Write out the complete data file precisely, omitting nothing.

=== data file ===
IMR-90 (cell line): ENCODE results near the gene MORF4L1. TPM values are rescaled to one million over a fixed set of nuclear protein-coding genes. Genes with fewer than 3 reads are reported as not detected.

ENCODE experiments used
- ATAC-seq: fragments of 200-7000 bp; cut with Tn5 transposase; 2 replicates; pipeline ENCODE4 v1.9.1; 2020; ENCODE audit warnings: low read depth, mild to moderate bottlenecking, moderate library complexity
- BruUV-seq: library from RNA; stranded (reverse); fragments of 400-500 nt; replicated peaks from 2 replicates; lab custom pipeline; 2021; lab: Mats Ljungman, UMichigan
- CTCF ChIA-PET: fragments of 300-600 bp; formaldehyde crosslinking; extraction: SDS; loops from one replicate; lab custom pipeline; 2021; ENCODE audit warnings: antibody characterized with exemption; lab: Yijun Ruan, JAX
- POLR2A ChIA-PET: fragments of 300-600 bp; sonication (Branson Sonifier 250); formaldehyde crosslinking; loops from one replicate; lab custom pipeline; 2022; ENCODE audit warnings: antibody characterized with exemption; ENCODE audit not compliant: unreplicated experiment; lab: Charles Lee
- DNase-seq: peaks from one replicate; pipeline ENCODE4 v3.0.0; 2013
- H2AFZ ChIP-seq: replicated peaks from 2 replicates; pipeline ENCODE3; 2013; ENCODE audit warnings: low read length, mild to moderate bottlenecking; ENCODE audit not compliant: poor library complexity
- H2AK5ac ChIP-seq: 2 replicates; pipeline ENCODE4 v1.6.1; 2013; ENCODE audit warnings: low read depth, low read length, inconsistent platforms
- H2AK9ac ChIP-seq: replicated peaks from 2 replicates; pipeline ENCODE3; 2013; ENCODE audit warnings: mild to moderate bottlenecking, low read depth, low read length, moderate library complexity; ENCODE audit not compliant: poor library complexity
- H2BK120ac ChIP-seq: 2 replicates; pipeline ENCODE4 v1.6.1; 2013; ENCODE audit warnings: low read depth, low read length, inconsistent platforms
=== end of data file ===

IMR-90 (cell line): ENCODE results near the gene MORF4L1. TPM values are rescaled to one million over a fixed set of nuclear protein-coding genes. Genes with fewer than 3 reads are reported as not detected.

ENCODE experiments used
- ATAC-seq: fragments of 200-7000 bp; cut with Tn5 transposase; 2 replicates; pipeline ENCODE4 v1.9.1; 2020; ENCODE audit warnings: low read depth, mild to moderate bottlenecking, moderate library complexity
- BruUV-seq: library from RNA; stranded (reverse); fragments of 400-500 nt; replicated peaks from 2 replicates; lab custom pipeline; 2021; lab: Mats Ljungman, UMichigan
- CTCF ChIA-PET: fragments of 300-600 bp; formaldehyde crosslinking; extraction: SDS; loops from one replicate; lab custom pipeline; 2021; ENCODE audit warnings: antibody characterized with exemption; lab: Yijun Ruan, JAX
- POLR2A ChIA-PET: fragments of 300-600 bp; sonication (Branson Sonifier 250); formaldehyde crosslinking; loops from one replicate; lab custom pipeline; 2022; ENCODE audit warnings: antibody characterized with exemption; ENCODE audit not compliant: unreplicated experiment; lab: Charles Lee
- DNase-seq: peaks from one replicate; pipeline ENCODE4 v3.0.0; 2013
- H2AFZ ChIP-seq: replicated peaks from 2 replicates; pipeline ENCODE3; 2013; ENCODE audit warnings: low read length, mild to moderate bottlenecking; ENCODE audit not compliant: poor library complexity
- H2AK5ac ChIP-seq: 2 replicates; pipeline ENCODE4 v1.6.1; 2013; ENCODE audit warnings: low read depth, low read length, inconsistent platforms
- H2AK9ac ChIP-seq: replicated peaks from 2 replicates; pipeline ENCODE3; 2013; ENCODE audit warnings: mild to moderate bottlenecking, low read depth, low read length, moderate library complexity; ENCODE audit not compliant: poor library complexity
- H2BK120ac ChIP-seq: 2 replicates; pipeline ENCODE4 v1.6.1; 2013; ENCODE audit warnings: low read depth, low read length, inconsistent platforms